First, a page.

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Really Good Karma

Ashton Kutcher’s new show explores the beautiful life. And he should know.

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Ashton Kutcher’s latest producing venture, a television show called The Beautiful Life, starring Mischa Barton and Elle Macpherson, was filming in the garden behind the Italian restaurant Barolo in Soho on a recent humid morning. A swarm of twentysomething guys wearing shorts and T-shirts and complicated sneakers were tending to lights and dishes and endless reels of electrical cord. Floppy-haired Kutcher could easily pass for one of them, though he is clearly something else—and not just because he pulled up in a chauffeured SUV with darkened windows and a modest entourage. He’s way better-looking than everyone here—way better-looking, in fact, than most people full stop—which might explain why his TV shows are so often concerned with the meaning and implications of being hot. There was Beauty and the Geek, which paired babes with nerds, and then True Beauty, in which contestants mistakenly thought they were in a pageant (the camera was secretly recording their treatment of one another in an effort to ascertain their inner beauty, or lack thereof). And now this: a drama about the lives of young models that will debut on the CW this week. “I’m always interested in aesthetic misconceptions,” Kutcher says. On one wrist, he wears wooden prayer beads kitted out with a diamanté Star of David charm and a red Kabbalah thread. “It doesn’t matter what someone looks like, or how smart someone is,” says Kutcher, “everybody has an insecurity.” So what is his? “I struggle with constantly feeling like I have to get what’s out there because I don’t feel like what’s in here is enough,” he says, clutching his chest. “I find myself chasing external things, such as success, or trying to find a really great wine, or trying to meet somebody I don’t know, or making a business deal I don’t already have. It’s a constant pursuit of the external that’s probably built on an insecurity that what’s inside isn’t enough.”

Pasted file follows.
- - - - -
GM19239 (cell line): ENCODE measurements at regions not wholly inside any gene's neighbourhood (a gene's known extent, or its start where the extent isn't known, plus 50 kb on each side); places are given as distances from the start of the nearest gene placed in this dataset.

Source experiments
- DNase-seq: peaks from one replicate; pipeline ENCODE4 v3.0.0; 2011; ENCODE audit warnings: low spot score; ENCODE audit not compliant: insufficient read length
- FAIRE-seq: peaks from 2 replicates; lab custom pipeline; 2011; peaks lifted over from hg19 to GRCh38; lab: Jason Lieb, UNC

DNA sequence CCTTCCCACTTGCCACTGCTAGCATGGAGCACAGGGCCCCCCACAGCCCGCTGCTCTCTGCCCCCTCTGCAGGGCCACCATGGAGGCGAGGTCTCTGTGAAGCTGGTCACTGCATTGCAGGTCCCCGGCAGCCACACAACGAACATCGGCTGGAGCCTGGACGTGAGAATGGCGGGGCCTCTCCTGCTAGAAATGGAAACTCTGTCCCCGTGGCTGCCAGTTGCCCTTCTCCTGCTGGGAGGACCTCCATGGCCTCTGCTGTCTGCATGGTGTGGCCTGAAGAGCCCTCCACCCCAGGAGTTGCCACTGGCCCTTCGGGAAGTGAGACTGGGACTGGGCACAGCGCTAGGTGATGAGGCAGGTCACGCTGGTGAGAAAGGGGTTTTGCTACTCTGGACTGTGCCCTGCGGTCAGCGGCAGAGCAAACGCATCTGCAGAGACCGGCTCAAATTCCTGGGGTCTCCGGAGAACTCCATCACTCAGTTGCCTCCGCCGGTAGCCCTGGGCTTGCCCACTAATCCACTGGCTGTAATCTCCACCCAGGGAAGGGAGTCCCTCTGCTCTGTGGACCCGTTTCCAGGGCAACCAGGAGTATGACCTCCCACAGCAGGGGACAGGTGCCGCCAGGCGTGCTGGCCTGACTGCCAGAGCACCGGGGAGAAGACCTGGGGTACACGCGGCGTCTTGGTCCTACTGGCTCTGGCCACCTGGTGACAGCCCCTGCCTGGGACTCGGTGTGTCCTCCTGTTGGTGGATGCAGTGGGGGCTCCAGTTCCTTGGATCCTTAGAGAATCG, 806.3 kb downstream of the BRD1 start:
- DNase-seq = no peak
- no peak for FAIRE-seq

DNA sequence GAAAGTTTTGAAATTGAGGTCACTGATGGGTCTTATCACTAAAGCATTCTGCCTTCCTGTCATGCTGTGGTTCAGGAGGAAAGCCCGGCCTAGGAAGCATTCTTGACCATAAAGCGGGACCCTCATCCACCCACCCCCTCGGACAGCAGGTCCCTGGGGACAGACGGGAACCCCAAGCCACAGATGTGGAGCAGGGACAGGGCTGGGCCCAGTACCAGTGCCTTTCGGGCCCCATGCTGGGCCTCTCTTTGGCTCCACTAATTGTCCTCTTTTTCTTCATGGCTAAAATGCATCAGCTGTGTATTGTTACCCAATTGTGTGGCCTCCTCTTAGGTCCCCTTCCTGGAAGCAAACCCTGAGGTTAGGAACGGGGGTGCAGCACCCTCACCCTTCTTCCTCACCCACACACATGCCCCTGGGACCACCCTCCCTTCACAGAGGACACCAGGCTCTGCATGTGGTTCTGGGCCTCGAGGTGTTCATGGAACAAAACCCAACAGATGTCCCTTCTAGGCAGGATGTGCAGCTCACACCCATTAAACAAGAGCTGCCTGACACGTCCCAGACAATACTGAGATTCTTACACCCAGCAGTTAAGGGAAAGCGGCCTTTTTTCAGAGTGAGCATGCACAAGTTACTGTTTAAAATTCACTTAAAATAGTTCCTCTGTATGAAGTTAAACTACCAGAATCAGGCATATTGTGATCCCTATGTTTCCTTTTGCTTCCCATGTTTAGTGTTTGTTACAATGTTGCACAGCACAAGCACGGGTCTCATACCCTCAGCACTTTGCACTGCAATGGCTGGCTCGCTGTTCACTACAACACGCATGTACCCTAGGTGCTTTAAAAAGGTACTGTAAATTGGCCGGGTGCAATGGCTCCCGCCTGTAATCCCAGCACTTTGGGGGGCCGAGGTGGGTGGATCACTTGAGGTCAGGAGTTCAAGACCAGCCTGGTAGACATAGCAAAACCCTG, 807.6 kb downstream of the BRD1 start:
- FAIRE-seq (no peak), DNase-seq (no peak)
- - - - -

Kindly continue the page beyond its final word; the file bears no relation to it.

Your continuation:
The chasing, whatever its origins, has resulted in a lot of external payback: Kutcher quit modeling just as he was making it—“I was trying to entertain,” he says, “and they always wanted brooding. It was counterproductive.” He wanted to act, and, presto, he was starring on That ’70s Show, and then in mostly undistinguished movies like Dude, Where’s My Car? But! “I’m not a great actor,” he admits. “I don’t fool myself to think that I am. Most of the work that I get is through having really good relationships with people and being dependable.”

So he began producing, starting with Punk’d. (“A human observation of people protecting their egos,” he says.) And what followed has all been part of a larger karmic adventure. “The things that I’ve been most successful at in my life are when I set out in pursuit of making someone else successful,” says Kutcher, who, in marrying Demi Moore, also succeeded in becoming one half of an intensely famous couple. “Karma does exist, and if you think about it, it’s actually Newtonian physics. Every action has an equal and opposite reaction. The very moment that you give you receive.”

Does this have anything to do with the red thread on his wrist? “I do study a lot of the teachings of Kabbalah. I read stuff. I read a lot. When I read Siddhartha, it moved me spiritually. I was like, Wow. So I can work, I can fast, and I can wait. I get that. And I read a book by John Wooden, the coach of the UCLA Bruins, ten-time national champions. I study his philosophies and go, ‘Wow, that makes sense.’ I read Phil Jackson, Malcolm Gladwell. That is the study of a Kabbalist—you study the world, you study everything.”

A publicist cuts in—Kutcher has exceeded his twenty-minute time limit for an interview. “We all have to put each other in check,” he concludes. “Otherwise, people start to become delusional about who they are and what they are and what they’re contributing to the world.”

The Beautiful Life
The CW.
September 16 at 9 p.m.


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